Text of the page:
Thyda is a five-year-old girl living with her 40-year-old father, Yong, and her mother in Korngthum Village, Peam Ek Commune Ek Phnom District Battambang Province. Unfortunately, Thyda’s mother is ill and cannot walk or support the family, and she also has extensive medical bills that the family must pay each month. Between the medical bills, money to keep Thyda in school, and daily spending on food and necessities, Yong has recently struggled to support the family.
Yong sometimes works in construction, but the work is not consistent. When he does not have work, his neighbor gives them money for food and schooling. Even though Yong has no sustainable job, he still does his best to support his family and keep Thyda in school. He also receives some money from the government from a program created during COVID-19 to support poor families, which is around $50 per month.
After CFI visited and assessed the family, our team decided to support the family with monthly food support, basic household materials, and school supplies for Thyda to go to school, along with a new bicycle to help her get to school safely. This short-term support was intended to help Yong get back on his feet again while working on long-term solutions for his family.
CFI social workers discussed possibilities with Yong, and he decided that he wanted to start his own small business to generate income while having the time to take care of Thyda and his wife. Yong chose to work with CFI to begin raising chickens and ducks at home.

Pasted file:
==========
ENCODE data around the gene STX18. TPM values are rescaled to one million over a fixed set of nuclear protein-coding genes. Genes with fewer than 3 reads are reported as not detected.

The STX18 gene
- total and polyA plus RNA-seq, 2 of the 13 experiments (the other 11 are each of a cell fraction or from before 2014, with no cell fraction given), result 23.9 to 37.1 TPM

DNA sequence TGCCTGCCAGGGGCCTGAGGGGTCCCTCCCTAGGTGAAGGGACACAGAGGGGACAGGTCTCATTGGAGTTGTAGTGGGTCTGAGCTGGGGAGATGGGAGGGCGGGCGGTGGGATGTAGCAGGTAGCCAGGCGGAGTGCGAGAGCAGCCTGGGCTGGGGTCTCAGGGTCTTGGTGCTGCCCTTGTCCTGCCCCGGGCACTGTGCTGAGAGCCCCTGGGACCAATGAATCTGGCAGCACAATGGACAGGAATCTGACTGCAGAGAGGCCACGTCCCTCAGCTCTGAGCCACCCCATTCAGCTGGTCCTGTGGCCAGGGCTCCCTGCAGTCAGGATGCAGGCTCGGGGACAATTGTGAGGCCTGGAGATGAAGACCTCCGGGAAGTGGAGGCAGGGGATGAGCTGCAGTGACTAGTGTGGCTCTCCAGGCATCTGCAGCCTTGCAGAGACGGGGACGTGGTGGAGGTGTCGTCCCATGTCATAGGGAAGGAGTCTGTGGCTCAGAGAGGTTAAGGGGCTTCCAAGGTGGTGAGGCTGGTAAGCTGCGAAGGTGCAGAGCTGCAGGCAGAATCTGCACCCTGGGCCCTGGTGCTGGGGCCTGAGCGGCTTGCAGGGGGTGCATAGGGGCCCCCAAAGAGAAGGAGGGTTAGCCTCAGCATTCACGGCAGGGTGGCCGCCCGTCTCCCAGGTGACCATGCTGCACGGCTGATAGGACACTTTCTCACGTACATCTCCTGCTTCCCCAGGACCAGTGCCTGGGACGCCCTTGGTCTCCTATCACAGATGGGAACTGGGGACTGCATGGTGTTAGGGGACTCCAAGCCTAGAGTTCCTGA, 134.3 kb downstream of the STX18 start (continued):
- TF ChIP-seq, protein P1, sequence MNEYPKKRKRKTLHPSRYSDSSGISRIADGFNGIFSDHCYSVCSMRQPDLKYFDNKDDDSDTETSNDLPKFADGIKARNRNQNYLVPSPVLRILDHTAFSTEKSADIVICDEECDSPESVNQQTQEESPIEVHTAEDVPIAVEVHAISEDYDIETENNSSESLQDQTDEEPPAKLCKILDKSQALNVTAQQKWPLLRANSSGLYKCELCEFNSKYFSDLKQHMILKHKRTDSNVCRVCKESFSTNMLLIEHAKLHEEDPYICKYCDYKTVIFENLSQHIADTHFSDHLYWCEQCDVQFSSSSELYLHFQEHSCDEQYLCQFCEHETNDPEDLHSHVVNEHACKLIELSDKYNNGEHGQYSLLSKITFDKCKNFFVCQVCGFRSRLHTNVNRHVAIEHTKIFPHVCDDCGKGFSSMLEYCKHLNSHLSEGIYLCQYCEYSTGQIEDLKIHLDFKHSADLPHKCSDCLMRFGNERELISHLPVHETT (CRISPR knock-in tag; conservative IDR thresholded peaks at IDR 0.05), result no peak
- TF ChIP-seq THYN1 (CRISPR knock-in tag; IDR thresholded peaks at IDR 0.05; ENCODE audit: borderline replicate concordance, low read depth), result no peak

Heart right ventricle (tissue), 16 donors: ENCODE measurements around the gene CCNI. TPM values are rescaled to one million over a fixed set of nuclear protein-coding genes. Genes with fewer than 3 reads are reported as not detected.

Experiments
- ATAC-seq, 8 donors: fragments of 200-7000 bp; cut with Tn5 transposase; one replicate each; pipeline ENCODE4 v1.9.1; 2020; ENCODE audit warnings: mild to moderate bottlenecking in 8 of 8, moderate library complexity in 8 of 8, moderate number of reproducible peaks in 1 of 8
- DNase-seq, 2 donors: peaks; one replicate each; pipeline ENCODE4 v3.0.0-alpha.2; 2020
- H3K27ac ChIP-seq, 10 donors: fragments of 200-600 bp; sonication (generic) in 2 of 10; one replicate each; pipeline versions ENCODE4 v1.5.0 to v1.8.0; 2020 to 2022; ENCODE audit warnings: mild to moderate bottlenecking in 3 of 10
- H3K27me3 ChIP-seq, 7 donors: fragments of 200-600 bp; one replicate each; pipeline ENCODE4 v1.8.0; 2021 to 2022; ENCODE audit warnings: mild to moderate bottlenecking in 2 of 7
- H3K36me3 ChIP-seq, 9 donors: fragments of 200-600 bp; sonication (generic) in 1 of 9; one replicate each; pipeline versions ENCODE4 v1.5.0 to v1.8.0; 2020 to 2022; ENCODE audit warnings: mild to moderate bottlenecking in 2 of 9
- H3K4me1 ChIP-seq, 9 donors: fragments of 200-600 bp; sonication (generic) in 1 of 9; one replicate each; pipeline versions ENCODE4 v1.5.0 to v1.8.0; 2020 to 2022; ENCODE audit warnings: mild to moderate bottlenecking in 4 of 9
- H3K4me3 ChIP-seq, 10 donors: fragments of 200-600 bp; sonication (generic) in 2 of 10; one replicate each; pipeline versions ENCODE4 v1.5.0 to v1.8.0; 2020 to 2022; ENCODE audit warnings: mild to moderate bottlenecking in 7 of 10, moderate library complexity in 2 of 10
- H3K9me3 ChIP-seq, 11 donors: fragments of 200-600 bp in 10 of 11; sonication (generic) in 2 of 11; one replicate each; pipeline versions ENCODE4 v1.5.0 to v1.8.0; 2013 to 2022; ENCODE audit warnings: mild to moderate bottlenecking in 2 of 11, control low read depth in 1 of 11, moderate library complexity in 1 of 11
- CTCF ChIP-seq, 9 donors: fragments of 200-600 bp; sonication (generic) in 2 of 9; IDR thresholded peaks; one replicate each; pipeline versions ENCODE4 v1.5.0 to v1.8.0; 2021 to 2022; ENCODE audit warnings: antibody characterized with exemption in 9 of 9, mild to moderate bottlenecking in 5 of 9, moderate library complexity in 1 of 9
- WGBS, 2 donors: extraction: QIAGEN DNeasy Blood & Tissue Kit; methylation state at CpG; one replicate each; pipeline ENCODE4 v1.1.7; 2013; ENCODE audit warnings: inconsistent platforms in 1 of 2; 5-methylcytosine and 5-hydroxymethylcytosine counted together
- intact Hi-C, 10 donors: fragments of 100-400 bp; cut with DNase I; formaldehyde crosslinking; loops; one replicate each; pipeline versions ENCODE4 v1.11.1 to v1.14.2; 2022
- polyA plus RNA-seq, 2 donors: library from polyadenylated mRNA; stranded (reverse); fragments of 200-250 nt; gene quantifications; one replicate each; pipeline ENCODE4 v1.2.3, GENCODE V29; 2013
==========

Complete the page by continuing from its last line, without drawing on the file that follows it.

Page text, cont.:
CFI provided the start-up materials for the small business, which included a package of 25 adult chickens, two ducks, and some money for building the chicken and duck’s house. In addition to physical support, CFI’s social workers provided advice and training on raising poultry and basic small-business skills.
After a couple of months of raising chickens and ducks, the family situation is much better. Yong can sell some chickens to support Thyda to go to school regularly, pay for the daily food, and produce more chickens to sustain the business.
We asked Yong about his future plans, and he said, “I want to expand the raising chickens business and get a machine to make chicken feed out of food scraps like vegetables and rice. I will continue to send my child to school every day, and I want her to finish high school and go to university.”
Yong is so happy with what he has right now, and he thanks everyone involved with this project, especially the donors for the business start-up program.
“I will share this knowledge with my neighbors and friends who want to start raising chickens at home just like me,” Yong says.
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